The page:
New SEC rules requiring companies to obtain an advisory shareholder vote approving executive compensation went into effect one year ago as part of the corporate governance reform measures under the Dodd-Frank Wall Street Reform Act of 2010.
Today, executive compensation remains a hot button issue and companies and investors alike are anxious to gauge the impact of the new rules and predict what the coming proxy season holds.
Before setting expectations for proxy season 2012, let’s take a look back at 2011 and assess how the SEC’s new rules may already be changing behavior.
In the first year under Dodd-Frank, the SEC required two votes. The first was the Say on Pay vote, giving shareholders the opportunity to endorse (or oppose) a given company’s executive compensation program. Most companies received strong support for their pay programs. Among the S&P 500, the median vote on Say on Paywas 93 percent in favor of executive compensation programs. All the hype over highly-paid executives was not born out in shareholder voting.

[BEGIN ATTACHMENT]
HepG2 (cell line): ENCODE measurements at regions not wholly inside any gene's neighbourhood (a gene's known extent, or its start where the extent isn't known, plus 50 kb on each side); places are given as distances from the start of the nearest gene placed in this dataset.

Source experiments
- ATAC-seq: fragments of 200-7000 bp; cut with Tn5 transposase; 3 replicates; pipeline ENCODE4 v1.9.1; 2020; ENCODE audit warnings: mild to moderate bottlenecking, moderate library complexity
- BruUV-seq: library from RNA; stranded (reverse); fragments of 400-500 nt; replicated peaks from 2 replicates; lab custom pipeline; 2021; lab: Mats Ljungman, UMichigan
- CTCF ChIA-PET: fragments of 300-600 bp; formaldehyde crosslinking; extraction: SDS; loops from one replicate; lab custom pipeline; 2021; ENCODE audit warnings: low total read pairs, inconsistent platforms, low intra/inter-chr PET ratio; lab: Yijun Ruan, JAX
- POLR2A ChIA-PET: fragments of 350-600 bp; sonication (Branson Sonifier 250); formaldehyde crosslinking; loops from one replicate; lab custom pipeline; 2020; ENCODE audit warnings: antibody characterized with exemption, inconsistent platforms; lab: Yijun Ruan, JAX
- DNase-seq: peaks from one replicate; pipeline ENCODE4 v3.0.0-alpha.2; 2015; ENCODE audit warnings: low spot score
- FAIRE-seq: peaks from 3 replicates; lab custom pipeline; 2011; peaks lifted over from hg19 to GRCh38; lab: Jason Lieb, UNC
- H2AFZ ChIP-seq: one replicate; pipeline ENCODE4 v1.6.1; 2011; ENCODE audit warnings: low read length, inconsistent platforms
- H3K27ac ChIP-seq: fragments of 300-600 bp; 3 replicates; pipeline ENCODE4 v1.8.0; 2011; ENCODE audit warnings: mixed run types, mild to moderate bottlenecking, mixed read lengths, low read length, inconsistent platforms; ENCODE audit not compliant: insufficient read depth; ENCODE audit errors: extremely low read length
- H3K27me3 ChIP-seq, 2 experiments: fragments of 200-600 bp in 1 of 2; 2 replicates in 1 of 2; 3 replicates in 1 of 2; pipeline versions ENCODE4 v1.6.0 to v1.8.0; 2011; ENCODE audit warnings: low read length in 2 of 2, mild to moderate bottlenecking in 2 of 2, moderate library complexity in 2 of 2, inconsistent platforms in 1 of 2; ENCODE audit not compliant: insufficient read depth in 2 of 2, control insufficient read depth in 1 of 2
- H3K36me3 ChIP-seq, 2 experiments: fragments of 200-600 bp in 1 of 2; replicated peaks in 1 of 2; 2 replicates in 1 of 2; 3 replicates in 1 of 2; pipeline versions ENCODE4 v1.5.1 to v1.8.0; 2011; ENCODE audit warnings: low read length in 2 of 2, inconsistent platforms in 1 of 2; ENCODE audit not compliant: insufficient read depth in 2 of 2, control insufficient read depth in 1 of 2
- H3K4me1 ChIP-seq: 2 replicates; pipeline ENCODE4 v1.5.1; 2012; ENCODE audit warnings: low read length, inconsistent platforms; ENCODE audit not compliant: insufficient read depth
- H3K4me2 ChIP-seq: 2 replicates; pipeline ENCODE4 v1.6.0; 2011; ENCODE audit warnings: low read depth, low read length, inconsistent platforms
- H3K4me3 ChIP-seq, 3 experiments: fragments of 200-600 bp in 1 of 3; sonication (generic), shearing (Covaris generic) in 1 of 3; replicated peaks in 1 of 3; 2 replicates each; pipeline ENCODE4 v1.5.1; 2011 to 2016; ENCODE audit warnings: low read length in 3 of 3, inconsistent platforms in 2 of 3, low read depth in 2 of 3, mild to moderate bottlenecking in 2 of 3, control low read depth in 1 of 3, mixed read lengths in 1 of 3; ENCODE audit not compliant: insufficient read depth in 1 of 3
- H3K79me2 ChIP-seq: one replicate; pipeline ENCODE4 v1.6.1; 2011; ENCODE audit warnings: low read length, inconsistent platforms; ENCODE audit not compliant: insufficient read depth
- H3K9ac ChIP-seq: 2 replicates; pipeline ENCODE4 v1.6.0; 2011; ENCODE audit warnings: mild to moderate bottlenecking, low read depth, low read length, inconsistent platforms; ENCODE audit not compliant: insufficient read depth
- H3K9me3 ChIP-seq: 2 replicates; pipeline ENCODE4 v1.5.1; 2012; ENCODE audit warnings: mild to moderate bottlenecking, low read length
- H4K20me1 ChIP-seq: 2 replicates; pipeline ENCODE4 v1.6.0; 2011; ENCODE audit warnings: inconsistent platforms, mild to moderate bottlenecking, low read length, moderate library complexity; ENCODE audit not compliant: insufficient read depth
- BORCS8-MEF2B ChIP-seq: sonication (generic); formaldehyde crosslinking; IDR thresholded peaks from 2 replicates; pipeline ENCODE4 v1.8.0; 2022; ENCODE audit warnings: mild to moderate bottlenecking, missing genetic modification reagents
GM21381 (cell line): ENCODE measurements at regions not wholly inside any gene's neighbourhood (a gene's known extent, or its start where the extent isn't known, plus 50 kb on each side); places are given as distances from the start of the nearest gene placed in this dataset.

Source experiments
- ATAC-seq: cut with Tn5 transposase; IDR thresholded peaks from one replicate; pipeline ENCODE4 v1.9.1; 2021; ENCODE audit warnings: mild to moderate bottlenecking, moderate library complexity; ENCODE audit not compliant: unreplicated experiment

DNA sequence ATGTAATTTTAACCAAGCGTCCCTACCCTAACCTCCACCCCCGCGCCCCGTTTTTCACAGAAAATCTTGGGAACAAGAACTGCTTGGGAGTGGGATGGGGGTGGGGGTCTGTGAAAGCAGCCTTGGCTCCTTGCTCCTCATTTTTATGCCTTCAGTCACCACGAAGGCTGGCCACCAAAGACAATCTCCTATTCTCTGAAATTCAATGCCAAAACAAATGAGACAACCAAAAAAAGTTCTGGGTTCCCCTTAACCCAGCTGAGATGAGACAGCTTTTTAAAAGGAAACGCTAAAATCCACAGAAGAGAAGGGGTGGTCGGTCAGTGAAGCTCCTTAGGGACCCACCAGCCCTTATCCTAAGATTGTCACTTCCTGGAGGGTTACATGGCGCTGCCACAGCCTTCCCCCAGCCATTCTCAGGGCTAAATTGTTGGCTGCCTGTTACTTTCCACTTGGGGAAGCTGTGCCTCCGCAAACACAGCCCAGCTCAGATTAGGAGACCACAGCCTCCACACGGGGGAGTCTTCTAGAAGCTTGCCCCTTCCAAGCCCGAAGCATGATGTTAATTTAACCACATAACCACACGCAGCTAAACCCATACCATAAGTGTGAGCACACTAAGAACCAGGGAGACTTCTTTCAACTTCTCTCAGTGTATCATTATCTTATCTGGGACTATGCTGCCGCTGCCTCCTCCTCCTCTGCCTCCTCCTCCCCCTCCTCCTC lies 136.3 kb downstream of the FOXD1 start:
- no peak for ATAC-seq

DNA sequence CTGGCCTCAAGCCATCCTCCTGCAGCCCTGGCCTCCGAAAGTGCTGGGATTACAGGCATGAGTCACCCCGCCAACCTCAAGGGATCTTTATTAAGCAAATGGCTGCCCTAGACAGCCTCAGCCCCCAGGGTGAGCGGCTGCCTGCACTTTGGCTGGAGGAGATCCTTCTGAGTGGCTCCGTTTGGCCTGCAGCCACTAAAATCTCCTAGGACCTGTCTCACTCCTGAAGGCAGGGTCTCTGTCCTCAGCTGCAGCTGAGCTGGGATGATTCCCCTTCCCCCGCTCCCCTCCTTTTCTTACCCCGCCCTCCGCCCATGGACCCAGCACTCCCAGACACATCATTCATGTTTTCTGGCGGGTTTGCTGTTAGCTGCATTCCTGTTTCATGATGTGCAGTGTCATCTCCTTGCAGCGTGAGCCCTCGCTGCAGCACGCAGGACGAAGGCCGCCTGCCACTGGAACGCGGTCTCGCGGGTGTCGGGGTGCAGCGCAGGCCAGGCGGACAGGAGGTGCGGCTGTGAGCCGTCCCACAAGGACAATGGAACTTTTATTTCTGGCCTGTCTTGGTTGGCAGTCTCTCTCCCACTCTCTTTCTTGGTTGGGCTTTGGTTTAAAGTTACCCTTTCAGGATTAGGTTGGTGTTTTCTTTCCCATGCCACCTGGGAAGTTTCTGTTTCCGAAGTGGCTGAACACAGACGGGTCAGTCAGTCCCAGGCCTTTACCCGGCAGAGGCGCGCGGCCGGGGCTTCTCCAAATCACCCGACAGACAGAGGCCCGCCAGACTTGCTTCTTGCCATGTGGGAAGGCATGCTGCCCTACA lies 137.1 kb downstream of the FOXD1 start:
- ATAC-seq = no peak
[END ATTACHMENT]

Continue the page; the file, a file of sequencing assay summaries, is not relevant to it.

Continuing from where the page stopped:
But while a high percentage of companies’ compensation programs passed muster with shareholders, levels of support varied. Companies that performed better tended to get better votes. The average total shareholder return of companies where ISS, the proxy advisory firm, recommended a “Yes” vote on Say on Pay was 24 percent, compared to 10 percent for companies where a “No” vote was recommended.
The second new vote required by the SEC was a frequency vote asking shareholders to decide whether a Say on Pay vote should occur annually, every other year or every three years. Shareholders responded vigorously, expressing an overwhelming preference for annual voting. Even when Say on Pay proposals passed handily, shareholders did not support proposals for less frequent voting at most companies. Among the S&P500, 26 percent of companies proposed biennial or triennial voting, but 80 percent of these proposals failed to gain support.